Are We Missing Problems In Our Footage Because We Don’t Use Viewfinders Anymore?

I see it so many times on various forums and user groups – “I didn’t see it until I looked at it at home and now I find the footage is unusable”.

We all want our footage to be perfect all of the time, but sometimes there might be something that trips up the technology that we are using. And that can introduce problems into a shot. The problem is perhaps that these things are not normal. As a result we don’t expect them to be there, so we don’t necessarily look for them. But thinking about this, I also think a lot of it is because very often the only thing being used to view what is being shot is a tiny LCD screen.

For the first 15 years of my career the only viewfinders available were either a monocular viewfinder with a magnifier or a large studio style viewfinder (typically 7″).  Frankly if all you are using is a 3.5″ LCD screen, then you will miss many things!

I see many forum post about these missed image issues on my phone which has a 6″ screen. When I view the small versions of the posted examples of the issue I can rarely see it. But view it full screen and it becomes obvious. So what hope do you have of picking up these issue on location with a tiny monitor screen, often viewed too closely to be in good focus.

A 20 year old will typically have a focus range of around 12 diopters, but by the time you get to 30 that decreases to about 8, by 40 to 5 and 50 just 1 or 2. What that means (for the average person) is that if you are young enough you might be able to focus sufficiently on that small LCD when it’s close enough to your eyes for you to be able to see it properly and be able to see potential problems. But by the time you get to 30 most people won’t be able to adequately focus on a 3.5″ LCD until it’s too far from their eyes to resolve everything it is capable of showing you. If you are hand holding a camera with a 3.5″ screen such that the screen is 30cm or more from your eyes there is no way you can see critical focus or small image artefacts, the screen is just too small. Plus most people that don’t have their eyesight tested regularly don’t even realise it is deteriorating until it gets really bad.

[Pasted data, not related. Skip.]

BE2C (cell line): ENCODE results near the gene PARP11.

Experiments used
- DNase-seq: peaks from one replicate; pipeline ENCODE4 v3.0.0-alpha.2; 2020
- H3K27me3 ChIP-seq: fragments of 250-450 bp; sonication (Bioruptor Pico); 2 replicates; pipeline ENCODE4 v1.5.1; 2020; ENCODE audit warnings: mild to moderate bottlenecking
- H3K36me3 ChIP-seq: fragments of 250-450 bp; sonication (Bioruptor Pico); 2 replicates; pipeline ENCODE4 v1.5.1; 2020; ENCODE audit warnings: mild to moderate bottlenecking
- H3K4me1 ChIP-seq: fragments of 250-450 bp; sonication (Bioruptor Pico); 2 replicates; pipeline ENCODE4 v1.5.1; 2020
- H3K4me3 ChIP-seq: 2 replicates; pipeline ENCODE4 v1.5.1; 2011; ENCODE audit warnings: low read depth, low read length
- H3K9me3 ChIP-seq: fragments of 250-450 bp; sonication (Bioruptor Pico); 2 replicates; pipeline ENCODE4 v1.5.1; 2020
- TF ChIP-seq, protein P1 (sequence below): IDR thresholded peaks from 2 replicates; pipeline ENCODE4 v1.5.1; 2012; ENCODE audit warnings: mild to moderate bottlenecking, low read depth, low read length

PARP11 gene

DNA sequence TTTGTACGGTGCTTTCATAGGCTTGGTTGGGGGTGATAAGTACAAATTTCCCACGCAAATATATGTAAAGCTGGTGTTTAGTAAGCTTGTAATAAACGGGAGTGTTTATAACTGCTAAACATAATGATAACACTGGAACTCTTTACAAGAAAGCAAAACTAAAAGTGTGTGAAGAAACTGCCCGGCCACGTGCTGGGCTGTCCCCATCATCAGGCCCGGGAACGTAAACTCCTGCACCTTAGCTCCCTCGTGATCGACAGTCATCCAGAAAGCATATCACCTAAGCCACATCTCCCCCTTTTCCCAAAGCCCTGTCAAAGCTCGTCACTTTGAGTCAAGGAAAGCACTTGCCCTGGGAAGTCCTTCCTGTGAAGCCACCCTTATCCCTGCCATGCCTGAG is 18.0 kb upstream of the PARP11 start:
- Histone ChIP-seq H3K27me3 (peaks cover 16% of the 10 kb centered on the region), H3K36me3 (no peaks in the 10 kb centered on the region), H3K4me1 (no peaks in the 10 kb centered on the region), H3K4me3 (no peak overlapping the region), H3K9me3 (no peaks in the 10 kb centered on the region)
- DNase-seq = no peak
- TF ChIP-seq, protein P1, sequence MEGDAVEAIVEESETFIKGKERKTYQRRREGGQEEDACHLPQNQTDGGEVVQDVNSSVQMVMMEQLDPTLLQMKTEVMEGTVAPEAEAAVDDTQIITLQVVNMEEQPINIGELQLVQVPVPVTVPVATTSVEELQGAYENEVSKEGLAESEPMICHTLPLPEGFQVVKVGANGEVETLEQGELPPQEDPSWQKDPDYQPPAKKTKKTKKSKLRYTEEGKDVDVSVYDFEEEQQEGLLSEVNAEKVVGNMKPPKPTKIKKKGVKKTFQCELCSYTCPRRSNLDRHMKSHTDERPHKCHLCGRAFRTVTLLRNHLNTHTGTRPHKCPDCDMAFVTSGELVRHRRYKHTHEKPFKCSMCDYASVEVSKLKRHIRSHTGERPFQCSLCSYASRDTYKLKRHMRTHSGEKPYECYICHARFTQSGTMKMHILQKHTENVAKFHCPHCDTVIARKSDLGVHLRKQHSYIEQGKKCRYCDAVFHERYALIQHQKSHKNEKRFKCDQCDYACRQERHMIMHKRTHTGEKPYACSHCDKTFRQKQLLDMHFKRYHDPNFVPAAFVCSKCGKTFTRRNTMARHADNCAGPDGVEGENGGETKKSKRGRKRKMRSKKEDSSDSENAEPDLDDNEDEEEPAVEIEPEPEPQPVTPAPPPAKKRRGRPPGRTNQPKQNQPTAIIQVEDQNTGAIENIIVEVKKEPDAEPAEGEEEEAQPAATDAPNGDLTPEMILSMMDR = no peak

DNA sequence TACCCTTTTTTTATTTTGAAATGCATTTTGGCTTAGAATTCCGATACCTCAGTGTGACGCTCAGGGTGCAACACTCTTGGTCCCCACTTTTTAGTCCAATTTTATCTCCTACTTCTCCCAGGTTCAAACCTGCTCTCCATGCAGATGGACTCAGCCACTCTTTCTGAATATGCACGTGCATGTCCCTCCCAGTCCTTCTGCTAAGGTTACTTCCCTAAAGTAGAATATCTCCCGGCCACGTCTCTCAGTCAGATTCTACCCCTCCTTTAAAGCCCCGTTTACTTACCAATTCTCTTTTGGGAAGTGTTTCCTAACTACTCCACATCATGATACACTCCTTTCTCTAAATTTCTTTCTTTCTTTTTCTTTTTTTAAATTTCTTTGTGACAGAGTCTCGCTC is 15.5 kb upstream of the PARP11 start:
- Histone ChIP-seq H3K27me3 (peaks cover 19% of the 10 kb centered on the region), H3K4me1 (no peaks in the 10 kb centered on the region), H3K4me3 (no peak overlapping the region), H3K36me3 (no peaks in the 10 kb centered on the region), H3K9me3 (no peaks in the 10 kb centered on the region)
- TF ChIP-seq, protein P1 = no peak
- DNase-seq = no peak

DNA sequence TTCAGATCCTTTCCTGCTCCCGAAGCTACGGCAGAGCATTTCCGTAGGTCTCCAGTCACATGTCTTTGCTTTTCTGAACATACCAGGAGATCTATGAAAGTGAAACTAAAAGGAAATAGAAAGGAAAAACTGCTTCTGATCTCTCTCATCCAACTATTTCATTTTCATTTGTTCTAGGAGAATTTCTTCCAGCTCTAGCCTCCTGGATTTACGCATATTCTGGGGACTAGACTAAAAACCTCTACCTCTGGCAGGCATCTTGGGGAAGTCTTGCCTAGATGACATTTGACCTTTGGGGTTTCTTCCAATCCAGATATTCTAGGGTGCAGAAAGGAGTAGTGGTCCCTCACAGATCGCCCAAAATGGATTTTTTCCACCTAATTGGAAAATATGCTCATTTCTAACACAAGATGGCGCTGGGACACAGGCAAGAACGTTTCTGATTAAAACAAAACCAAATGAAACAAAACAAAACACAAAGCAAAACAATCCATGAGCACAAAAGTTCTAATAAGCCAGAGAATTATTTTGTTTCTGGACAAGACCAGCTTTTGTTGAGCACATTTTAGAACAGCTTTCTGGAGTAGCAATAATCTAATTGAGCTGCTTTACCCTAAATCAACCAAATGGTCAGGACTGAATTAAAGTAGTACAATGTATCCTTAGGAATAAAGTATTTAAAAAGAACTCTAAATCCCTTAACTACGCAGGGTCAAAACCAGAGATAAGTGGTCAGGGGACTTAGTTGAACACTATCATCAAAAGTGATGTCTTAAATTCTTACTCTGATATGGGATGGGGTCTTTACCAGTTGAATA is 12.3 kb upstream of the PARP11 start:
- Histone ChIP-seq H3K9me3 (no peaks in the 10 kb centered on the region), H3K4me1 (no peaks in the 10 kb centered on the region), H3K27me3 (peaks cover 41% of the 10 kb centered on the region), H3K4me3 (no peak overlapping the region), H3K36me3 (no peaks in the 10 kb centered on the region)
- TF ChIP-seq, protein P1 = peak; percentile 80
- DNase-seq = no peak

There are very good reason why viewfinders have diopters/magnifiers. They are there to allow you to see everything your screen can show, they make the image appear larger, they keep out unwanted light. When you stop using them you risk missing things that can ruin a shot, whether that’s focus that’s almost but not quite right, something in the background that shouldn’t be there or some subtle technical issue.

It’s all too easy to remove the magnifier and just shoot with the LCD, trusting that the camera will do what you hope it to. Often it’s the easiest way to shoot, we’ve all been there I’m sure. BUT easy doesn’t mean best. When you remove the magnifier you are choosing easy shooting over the ability to see issues in your footage before it’s too late to do something about it.

4 thoughts on “Are We Missing Problems In Our Footage Because We Don’t Use Viewfinders Anymore?”

  1. I wear glasses so find viewfinders nearly impossible now. I used them before my eyesight deteriorated. now I tend to try and use a small attached monitor when possible (although FS5 with Shogun Inferno is great combo but not brilliant for a day of handheld), or else rely on focus magnification and peaking.

    1. I am short sighted and have been all my life, but never really found any problems wearing glasses and using a monocular VF. There are many thousands of glasses wearing camera operators that are able to work with proper viewfinders. Try adding an i-cuff or leather eyepiece they can really help. Another trick for glasses wearers is to get a pair made especially for shooting with a magnifier/closeup lenses. You will often see many top cinematographers with an extra pair of glasses on a cord around there neck specifically for use with viewfinders.

      Peaking is useful but also very dangerous as it is contrast based, not focus based. So it highlights the areas of best contrast, which often isn’t best focus. So be extremely careful with peaking, it fools a lot of people a lot of the time.

  2. I used to shoot through the VF 90% of the time but now with my FS5 I almost never use the VF. It’s not great for anything besides framing and exposing on a bright day. I bought an eyepiece for the LCD but the low-res screen is hard to look at. My $400 smartphone looks better! I wish manufacturers would offer an upgraded external VF option, I would gladly pay it. I’m sure third party VFs like the Gratical are great but that means extra weight/cabling/power that could have been avoided if the camera was better equipped from the beginning.

    I also shoot differently when using the VF vs an LCD or monitor. It’s a mental thing, I get drawn in to the shot and I don’t get distracted by what’s happening around me or my subject (of course, that’s a bad thing when you need to avoid oncoming cyclists)

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